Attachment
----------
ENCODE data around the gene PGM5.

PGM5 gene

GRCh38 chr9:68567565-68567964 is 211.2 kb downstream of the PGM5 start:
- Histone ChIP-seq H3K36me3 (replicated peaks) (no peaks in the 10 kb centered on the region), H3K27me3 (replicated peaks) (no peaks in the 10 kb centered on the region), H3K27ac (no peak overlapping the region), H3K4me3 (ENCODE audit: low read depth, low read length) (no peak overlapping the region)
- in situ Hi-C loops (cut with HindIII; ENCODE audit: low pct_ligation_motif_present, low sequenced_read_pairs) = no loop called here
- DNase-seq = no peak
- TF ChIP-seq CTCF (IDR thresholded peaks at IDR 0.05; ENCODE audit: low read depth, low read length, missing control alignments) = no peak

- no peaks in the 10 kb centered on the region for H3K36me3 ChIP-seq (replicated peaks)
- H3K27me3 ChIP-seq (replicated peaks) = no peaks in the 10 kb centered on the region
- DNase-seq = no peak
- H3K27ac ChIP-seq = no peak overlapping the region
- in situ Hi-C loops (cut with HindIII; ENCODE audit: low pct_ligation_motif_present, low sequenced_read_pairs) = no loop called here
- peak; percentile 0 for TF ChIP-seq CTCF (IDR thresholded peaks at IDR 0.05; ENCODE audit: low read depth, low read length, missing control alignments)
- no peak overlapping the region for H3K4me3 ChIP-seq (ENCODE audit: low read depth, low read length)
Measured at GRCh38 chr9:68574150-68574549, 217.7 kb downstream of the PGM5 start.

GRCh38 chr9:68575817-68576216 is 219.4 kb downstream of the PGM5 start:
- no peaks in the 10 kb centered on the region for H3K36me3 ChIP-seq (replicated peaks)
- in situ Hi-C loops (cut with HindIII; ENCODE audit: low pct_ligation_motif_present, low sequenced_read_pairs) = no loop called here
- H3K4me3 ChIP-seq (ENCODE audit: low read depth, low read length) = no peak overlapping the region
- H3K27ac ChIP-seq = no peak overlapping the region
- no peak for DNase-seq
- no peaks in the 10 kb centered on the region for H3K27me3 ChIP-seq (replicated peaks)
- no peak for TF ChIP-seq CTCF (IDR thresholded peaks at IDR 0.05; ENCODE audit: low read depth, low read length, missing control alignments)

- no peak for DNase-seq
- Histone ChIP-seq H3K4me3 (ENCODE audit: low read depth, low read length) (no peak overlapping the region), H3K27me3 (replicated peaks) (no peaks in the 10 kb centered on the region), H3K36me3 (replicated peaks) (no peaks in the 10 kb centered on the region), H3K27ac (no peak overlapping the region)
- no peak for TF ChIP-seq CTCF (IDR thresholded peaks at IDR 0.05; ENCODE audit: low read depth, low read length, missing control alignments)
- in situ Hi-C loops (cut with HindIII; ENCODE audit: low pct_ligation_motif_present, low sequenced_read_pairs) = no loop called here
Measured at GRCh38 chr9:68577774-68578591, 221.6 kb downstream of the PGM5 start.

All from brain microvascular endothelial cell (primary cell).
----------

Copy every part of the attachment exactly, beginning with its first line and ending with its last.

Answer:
ENCODE data around the gene PGM5.

PGM5 gene

GRCh38 chr9:68567565-68567964 is 211.2 kb downstream of the PGM5 start:
- Histone ChIP-seq H3K36me3 (replicated peaks) (no peaks in the 10 kb centered on the region), H3K27me3 (replicated peaks) (no peaks in the 10 kb centered on the region), H3K27ac (no peak overlapping the region), H3K4me3 (ENCODE audit: low read depth, low read length) (no peak overlapping the region)
- in situ Hi-C loops (cut with HindIII; ENCODE audit: low pct_ligation_motif_present, low sequenced_read_pairs) = no loop called here
- DNase-seq = no peak
- TF ChIP-seq CTCF (IDR thresholded peaks at IDR 0.05; ENCODE audit: low read depth, low read length, missing control alignments) = no peak

- no peaks in the 10 kb centered on the region for H3K36me3 ChIP-seq (replicated peaks)
- H3K27me3 ChIP-seq (replicated peaks) = no peaks in the 10 kb centered on the region
- DNase-seq = no peak
- H3K27ac ChIP-seq = no peak overlapping the region
- in situ Hi-C loops (cut with HindIII; ENCODE audit: low pct_ligation_motif_present, low sequenced_read_pairs) = no loop called here
- peak; percentile 0 for TF ChIP-seq CTCF (IDR thresholded peaks at IDR 0.05; ENCODE audit: low read depth, low read length, missing control alignments)
- no peak overlapping the region for H3K4me3 ChIP-seq (ENCODE audit: low read depth, low read length)
Measured at GRCh38 chr9:68574150-68574549, 217.7 kb downstream of the PGM5 start.

GRCh38 chr9:68575817-68576216 is 219.4 kb downstream of the PGM5 start:
- no peaks in the 10 kb centered on the region for H3K36me3 ChIP-seq (replicated peaks)
- in situ Hi-C loops (cut with HindIII; ENCODE audit: low pct_ligation_motif_present, low sequenced_read_pairs) = no loop called here
- H3K4me3 ChIP-seq (ENCODE audit: low read depth, low read length) = no peak overlapping the region
- H3K27ac ChIP-seq = no peak overlapping the region
- no peak for DNase-seq
- no peaks in the 10 kb centered on the region for H3K27me3 ChIP-seq (replicated peaks)
- no peak for TF ChIP-seq CTCF (IDR thresholded peaks at IDR 0.05; ENCODE audit: low read depth, low read length, missing control alignments)

- no peak for DNase-seq
- Histone ChIP-seq H3K4me3 (ENCODE audit: low read depth, low read length) (no peak overlapping the region), H3K27me3 (replicated peaks) (no peaks in the 10 kb centered on the region), H3K36me3 (replicated peaks) (no peaks in the 10 kb centered on the region), H3K27ac (no peak overlapping the region)
- no peak for TF ChIP-seq CTCF (IDR thresholded peaks at IDR 0.05; ENCODE audit: low read depth, low read length, missing control alignments)
- in situ Hi-C loops (cut with HindIII; ENCODE audit: low pct_ligation_motif_present, low sequenced_read_pairs) = no loop called here
Measured at GRCh38 chr9:68577774-68578591, 221.6 kb downstream of the PGM5 start.

All from brain microvascular endothelial cell (primary cell).